Her compositions are deeply spiritual, thoughtful, reflective—ritualistic, even. Her music has a way of filling the entire space and immersing the audience in its tremendous emotional energy.

“My music is often combined with text and ethno-poetic materials of ritual,” Giteck said. “The pieces serve as dramatic microcosms, rich juxtapositions of different aspects of humanness, intensely emotional, both primal and sophisticated. There is also space for contemplation.”

Giteck began her multifaceted compositional studies with Darius Milhaud at Mills College, and on a French government grant, attended the Paris Conservatory as a student of Olivier Messiaen (yes, the Olivier Messaien). She went on to study West African percussion with Obo Addy, and Javanese Gamelan with Daniel Schmidt, fueling her interest in non-Western musical idioms.

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“Musically, my style comes from a personal hybrid culture:  Euro-American concert music, Eastern European Jewish music (my great, great grandfather and his father played klezmer for the last Russian czar), Native American chant, African drumming, and Indonesian gamelan,” Giteck described.

Fascinated by the relationship between music and healing, Giteck went on to study psychology, resulting in a master’s degree from Antioch University in Seattle, followed by work as a music specialist at Seattle Mental Health Institute. Currently a professor at Cornish College of the Arts, Giteck teaches a variety of music courses, including classes focused on how artists respond to their social environments.

Most recently, as composer-in-residence with the Seattle Symphony from 2013-2015, Giteck co-created the “Potlatch Symphony” with the orchestra and members of several regional Native tribes. The piece has had three performances, including a premiere to a capacity audience at Benaroya Hall.

This Tuesday, Cornish alumni, faculty, students, and friends are gathering to honor the long and dedicated compositional career of Giteck with a concert of her music performed by long-time friends and former students. The concert features performances and presentations by long-time “Janice-collaborators” Paul Taub, Roger Nelson, Matt Kocmieroski, Laura DeLuca, Walter Gray, and Lucas Werdal.

“In my music I want to give energy, to fuel, rather than exhaust the listener with heady, difficult to understand aggregates of sound,” Giteck said. “I aim to dance with a kind of ‘uranium’ powerful enough to lure the soul, to surrender to ‘what is’. I hear music as a portal, a physical entry into the psyche, where it can engage a deep, inner-life channel.”

The Janice Giteck tribute concert is on Tuesday, April 12 at 8 p.m. at Cornish College of the Arts’ Kerry Hall on Capitol Hill. For more information, please visit this link.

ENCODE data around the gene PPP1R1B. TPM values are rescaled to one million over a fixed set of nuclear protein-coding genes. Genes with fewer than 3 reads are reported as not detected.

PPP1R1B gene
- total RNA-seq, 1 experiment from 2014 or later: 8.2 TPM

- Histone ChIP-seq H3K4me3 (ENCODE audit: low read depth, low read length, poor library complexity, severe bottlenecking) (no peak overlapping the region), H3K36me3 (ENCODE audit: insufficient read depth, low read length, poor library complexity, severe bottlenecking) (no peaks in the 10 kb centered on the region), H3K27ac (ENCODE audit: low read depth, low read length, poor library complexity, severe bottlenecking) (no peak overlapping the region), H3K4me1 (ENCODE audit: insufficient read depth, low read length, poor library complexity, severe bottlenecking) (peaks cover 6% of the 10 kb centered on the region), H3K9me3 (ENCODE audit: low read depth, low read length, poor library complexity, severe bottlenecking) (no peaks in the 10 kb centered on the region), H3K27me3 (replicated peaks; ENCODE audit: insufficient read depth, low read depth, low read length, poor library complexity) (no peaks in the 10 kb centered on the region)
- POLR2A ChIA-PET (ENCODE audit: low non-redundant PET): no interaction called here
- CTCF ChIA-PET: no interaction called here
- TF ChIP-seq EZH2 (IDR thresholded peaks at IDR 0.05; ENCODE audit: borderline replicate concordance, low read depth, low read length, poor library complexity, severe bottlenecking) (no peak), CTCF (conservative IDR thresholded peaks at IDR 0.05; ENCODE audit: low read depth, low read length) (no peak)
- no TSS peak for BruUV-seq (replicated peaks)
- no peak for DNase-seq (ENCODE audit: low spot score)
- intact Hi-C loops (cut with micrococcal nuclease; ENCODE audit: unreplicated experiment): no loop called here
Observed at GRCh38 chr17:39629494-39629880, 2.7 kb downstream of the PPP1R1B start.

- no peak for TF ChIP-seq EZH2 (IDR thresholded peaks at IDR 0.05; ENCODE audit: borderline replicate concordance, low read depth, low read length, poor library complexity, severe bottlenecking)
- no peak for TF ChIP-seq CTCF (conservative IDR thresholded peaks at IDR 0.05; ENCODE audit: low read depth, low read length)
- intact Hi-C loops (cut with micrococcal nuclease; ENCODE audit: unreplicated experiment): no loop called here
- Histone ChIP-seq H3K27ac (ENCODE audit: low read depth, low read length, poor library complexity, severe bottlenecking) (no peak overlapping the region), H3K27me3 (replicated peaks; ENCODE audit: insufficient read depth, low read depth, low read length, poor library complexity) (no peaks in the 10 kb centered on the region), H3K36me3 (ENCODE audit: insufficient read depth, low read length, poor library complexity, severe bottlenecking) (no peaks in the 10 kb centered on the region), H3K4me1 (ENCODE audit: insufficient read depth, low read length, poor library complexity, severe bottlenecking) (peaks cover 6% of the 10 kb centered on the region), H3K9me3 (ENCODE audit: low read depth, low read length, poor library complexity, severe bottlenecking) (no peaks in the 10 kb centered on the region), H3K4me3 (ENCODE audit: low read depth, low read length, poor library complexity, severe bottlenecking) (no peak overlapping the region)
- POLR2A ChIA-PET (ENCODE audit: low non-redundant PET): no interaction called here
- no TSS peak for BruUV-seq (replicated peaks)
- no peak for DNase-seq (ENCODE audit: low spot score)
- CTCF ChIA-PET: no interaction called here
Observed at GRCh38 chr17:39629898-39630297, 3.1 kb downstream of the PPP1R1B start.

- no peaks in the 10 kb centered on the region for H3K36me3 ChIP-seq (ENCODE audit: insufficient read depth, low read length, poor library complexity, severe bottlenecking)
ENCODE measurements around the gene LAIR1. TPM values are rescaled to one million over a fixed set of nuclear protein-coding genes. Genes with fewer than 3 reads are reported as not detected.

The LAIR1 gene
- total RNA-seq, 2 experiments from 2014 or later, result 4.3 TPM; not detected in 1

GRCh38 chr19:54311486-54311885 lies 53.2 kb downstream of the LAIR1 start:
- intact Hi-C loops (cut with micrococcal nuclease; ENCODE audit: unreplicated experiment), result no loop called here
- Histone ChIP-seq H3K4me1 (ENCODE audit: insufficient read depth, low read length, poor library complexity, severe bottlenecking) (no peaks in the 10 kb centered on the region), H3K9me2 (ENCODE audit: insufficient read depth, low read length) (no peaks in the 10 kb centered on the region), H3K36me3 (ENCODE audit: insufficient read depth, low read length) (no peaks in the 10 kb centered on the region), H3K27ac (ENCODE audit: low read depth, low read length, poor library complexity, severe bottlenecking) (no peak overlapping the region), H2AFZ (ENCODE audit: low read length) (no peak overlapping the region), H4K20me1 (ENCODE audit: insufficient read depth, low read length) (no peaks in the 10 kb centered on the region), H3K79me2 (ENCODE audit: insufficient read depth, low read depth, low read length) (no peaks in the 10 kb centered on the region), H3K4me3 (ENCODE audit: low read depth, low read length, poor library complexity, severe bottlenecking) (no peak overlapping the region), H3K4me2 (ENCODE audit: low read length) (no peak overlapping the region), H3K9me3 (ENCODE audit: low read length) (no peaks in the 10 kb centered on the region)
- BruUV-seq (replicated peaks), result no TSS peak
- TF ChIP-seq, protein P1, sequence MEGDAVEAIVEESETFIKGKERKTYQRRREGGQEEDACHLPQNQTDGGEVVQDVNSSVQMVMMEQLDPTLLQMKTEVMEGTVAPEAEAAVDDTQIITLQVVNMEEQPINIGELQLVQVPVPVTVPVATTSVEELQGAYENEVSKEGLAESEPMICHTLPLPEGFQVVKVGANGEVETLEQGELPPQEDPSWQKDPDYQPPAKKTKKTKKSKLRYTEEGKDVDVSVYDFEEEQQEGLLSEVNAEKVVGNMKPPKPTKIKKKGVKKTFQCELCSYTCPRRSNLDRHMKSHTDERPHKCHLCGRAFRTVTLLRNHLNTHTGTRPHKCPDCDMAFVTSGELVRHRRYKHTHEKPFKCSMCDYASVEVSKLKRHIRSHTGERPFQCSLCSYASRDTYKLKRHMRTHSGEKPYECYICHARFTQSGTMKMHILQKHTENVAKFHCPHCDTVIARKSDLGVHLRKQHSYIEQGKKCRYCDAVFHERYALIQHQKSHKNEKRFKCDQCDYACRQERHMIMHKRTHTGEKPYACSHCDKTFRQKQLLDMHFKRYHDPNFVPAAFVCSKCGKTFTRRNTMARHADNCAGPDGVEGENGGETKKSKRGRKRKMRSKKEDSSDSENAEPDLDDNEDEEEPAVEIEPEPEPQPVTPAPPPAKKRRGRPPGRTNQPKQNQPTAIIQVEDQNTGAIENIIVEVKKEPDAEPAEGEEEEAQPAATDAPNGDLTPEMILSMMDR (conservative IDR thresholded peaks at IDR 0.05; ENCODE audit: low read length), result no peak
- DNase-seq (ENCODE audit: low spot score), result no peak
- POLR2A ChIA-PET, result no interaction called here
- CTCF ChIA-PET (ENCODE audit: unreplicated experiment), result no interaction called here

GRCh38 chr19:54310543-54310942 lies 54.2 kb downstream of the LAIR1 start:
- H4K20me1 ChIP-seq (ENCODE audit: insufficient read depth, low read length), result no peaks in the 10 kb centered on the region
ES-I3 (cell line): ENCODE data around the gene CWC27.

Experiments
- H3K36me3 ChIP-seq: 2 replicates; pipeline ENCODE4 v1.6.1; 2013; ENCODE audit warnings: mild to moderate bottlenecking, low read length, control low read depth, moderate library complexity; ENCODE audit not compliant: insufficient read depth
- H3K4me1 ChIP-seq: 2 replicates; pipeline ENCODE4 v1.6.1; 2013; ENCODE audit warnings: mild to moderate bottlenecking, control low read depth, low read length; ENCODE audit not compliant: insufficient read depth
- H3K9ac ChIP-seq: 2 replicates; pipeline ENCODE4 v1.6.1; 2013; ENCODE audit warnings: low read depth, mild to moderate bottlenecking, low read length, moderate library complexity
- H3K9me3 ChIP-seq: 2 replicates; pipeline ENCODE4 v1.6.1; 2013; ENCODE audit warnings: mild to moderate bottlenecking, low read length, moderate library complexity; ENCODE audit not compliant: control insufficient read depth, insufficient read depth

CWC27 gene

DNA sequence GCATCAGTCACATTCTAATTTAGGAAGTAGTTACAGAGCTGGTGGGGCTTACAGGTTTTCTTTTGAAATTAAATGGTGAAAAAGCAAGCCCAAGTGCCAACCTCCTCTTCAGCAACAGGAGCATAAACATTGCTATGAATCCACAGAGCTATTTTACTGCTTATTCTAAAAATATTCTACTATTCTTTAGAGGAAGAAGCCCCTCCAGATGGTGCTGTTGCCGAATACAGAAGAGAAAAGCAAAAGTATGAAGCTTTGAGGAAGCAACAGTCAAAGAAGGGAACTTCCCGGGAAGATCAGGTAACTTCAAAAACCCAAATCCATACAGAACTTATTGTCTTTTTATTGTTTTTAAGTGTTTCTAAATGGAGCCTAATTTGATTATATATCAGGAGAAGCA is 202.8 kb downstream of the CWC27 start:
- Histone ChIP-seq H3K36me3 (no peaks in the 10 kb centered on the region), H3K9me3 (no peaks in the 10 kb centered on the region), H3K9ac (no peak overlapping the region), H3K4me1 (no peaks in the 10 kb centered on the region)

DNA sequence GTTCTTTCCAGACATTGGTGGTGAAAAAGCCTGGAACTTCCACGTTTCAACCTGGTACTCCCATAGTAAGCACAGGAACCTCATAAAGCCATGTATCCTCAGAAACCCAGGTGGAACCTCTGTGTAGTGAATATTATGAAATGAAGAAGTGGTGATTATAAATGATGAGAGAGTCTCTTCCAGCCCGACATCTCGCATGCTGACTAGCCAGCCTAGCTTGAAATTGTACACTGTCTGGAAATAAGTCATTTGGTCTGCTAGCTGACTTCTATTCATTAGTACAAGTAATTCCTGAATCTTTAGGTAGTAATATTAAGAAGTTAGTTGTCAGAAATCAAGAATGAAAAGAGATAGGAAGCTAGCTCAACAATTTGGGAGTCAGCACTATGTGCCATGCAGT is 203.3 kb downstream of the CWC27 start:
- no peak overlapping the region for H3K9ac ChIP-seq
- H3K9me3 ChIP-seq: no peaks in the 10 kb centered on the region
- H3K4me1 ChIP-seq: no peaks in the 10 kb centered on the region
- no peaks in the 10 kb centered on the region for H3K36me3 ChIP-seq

Cornish_College_of_the_Arts,_Kerry_Hall_(side_view)

 

NEW CONCERT AUDIO: New Works for Flute & Ensemble

by Jill Kimball (original post November 18, 2015 with edits by Maggie Stapleton)

For most classically-trained musicians, performing a world premiere is the exception. But for flutist Paul Taub, it’s the rule.

Taub, a Cornish College of the Arts professor and well-known Seattle-area performer, has been a proponent of new music for decades. Over the years, he’s performed and commissioned countless premieres. But last November, he took it a step further.

Taub organized a concert of made up exclusively of world premieres by five area composers–Tom Baker, Andy Clausen, David Dossett, Jessika Kenney and Angelique Poteat–and featured a handful of world-class local performers, including Taub himself. The concert was part of the Wayward Music Series at the Good Shepherd Center’s chapel performance space. Second Inversion was there to record the concert and we’re pleased to present the audio!

I asked Taub a few questions about the pieces he commissioned, and his answers are below.

paultaub
What inspired you to do a whole concert of world premieres?

My musical life—as a student, an educator, member of ensembles, professional organizations, circles of colleagues and friends—has often centered on new works and their creators and interpreters. And my relationships and interactions with composers have been highlights of my career. In my thirty-six years in Seattle, I have participated in hundreds of commissions of new music. This project gave me a chance to create opportunities for five unique composers to write works for me, in a chamber setting. The works you will hear on this program will contribute significantly to the general repertoire for the flute in chamber music. They are also gifts to the Seattle music-loving community, brought together through its interest and support and enjoy­ment of these engaging and inspiring composers. For me, the final gift is to be able to prepare and perform these new works with some of my favorite colleagues – Laura DeLuca, clarinet; Walter Gray, cello; Joe Kaufman, contrabass; Cristina Valdes, piano; and Matthew Kocmieroski, percussion!

You’ve heard and performed lots of new music. What do you think makes a new piece really good?

That’s a tough question! People have such contrasts in taste, stylistic preference… What one person considers a masterpiece someone else will find trivial, or boring. I consider myself a musical omnivore in terms of style so I can only answer the question more “generally” by saying that what I really, really like is music that grips me both emotionally and intellectually. Somehow the perfect balance between those two elements makes for a great piece.

Why did you choose these five composers?

[These composers] have been invited to participate in this project because of the high artistic quality of their work, the diversity of their styles, the varied stages of their career trajectories, and above all, because their music truly speaks to me and to the public.